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September record-large U.S. hog herd topped expectations

Report bearish for hog futures on Monday

(Keith Weller photo courtesy ARS/USDA)

Reuters — The U.S. hog herd in the June-August quarter grew two per cent versus a year ago to a record high, according to Friday’s U.S. Department of Agriculture report, which surpassed average trade projections.

Affordable feed, solid summer grilling demand and respectable U.S. pork exports encouraged farmers to grow their herds. Several producers ramped up sow numbers in preparation for new hog packing plants coming online by 2018.

Based on Friday’s report, analysts believe domestic pork prices will remain low through 2017.

USDA’s report showed the U.S. hog herd as of September 1 at 102 per cent of the year-ago level, or 70.851 million head. It was the highest for any quarter since the government began tabulating quarterly data in 1988, according to Doane Advisory Services economist Dan Vaught.

Analysts, on average, expected 70 million head, or 101.2 per cent of the year-earlier herd.

The U.S. breeding herd was 101 per cent of the year-ago level, at 6.016 million head, up from 5.986 million last year.

The average trade forecast was 6.015 million or 100.5 per cent of the previous year.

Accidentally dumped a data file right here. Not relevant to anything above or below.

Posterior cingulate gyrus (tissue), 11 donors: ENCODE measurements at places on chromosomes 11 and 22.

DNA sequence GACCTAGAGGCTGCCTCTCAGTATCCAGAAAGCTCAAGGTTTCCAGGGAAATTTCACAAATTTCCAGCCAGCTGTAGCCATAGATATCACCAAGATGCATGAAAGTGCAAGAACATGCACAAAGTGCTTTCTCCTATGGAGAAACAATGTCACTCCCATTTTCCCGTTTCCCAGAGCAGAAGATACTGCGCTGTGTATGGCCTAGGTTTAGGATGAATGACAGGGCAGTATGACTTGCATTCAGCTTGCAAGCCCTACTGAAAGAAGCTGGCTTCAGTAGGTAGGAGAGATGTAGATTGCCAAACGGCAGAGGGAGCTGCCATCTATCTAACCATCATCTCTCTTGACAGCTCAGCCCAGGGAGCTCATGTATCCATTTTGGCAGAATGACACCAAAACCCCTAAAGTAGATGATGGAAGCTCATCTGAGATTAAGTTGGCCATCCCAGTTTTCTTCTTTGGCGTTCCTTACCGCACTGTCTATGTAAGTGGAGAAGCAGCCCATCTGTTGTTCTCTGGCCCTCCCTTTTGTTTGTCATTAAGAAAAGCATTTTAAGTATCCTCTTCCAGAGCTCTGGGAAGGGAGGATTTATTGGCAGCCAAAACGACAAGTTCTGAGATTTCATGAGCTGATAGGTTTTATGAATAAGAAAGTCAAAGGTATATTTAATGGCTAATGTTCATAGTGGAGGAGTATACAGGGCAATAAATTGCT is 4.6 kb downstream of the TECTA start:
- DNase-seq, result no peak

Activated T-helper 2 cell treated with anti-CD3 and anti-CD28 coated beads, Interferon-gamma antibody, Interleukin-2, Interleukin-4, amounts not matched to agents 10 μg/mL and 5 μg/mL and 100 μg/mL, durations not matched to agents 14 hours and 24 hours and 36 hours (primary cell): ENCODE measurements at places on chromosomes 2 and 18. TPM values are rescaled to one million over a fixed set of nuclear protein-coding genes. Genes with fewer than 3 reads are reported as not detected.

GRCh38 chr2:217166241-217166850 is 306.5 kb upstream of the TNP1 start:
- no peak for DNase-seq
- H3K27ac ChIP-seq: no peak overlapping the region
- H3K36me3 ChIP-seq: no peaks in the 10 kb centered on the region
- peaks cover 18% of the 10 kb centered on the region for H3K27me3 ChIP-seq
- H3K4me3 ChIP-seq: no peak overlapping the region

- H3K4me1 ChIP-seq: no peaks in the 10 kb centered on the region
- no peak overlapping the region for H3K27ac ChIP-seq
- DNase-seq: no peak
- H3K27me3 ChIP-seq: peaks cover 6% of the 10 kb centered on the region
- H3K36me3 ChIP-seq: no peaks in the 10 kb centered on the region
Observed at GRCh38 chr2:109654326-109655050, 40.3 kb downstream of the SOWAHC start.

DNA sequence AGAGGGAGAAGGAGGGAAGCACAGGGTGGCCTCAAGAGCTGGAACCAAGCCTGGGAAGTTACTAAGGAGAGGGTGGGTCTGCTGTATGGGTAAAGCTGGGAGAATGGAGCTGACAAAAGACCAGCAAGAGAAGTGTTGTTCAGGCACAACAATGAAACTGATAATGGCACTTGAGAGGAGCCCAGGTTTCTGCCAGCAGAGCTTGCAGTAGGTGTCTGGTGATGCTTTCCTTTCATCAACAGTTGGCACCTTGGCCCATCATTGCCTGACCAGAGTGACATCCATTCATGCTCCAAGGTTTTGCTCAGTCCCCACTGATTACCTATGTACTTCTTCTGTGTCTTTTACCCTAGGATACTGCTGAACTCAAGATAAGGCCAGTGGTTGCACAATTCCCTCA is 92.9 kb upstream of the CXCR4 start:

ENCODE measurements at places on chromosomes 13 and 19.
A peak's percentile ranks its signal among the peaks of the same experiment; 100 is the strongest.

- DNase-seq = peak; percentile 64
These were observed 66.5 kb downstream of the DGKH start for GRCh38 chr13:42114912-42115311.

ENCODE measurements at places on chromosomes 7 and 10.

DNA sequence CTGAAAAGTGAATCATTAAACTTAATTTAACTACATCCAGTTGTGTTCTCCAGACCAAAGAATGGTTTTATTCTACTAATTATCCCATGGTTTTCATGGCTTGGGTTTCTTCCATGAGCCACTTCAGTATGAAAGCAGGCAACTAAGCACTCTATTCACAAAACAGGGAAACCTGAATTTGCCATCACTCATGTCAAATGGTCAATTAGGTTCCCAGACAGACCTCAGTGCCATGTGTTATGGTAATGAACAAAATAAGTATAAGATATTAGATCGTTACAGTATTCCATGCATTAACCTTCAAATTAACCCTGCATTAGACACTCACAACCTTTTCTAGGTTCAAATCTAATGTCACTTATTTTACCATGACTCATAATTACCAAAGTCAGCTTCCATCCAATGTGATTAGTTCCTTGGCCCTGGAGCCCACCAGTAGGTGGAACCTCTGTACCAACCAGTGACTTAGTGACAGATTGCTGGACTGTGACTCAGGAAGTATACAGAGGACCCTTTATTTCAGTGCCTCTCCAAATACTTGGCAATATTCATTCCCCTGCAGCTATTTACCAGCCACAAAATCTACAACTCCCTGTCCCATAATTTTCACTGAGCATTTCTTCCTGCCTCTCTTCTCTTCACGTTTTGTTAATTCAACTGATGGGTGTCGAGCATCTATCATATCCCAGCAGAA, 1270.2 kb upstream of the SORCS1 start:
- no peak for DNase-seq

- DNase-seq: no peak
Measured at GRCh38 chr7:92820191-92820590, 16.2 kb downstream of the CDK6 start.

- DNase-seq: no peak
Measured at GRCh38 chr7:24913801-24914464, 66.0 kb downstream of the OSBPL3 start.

The Sept. 1 supply of market-ready hogs for sale to packers was 103 per cent of a year earlier at 64.835 million head, an increase from 63.2 million last year. Analysts, on average, looked for a 1.3 per cent rise, or 64.001 million.

Some forecasters underestimated the impact of new and renovated plants coming on line within the next two years, said Linn Group analyst John Ginzel.

He said some of the report’s bigger-than-expected results could be traced to USDA’s upward revisions from its previous data published in June.

“What’s surprising is the 120 lbs. and heavier hog weight categories up four per cent, suggesting we’ve got a lot of pork ahead of us through the summer,” said Ginzel.

Dan Vaught said Friday’s report was “what everybody had feared” based on several categories that were at or above expectations.

Producers remained status quo with respect to their breeding herd as long as they could generate productivity through pigs saved per litter, said Vaught.

He pointed out that last quarter’s pigs per litter at 10.58 per head was the most ever of any quarter, beating the September/November record of 10.53 per head.

Analysts viewed Friday’s data as bearish for Chicago Mercantile Exchange lean hog futures on Monday, depending on how much of its was factored into the market’s three-cents/lb. limit-down settlement on Friday.

Theopolis Waters reports on livestock markets for Reuters from Chicago.

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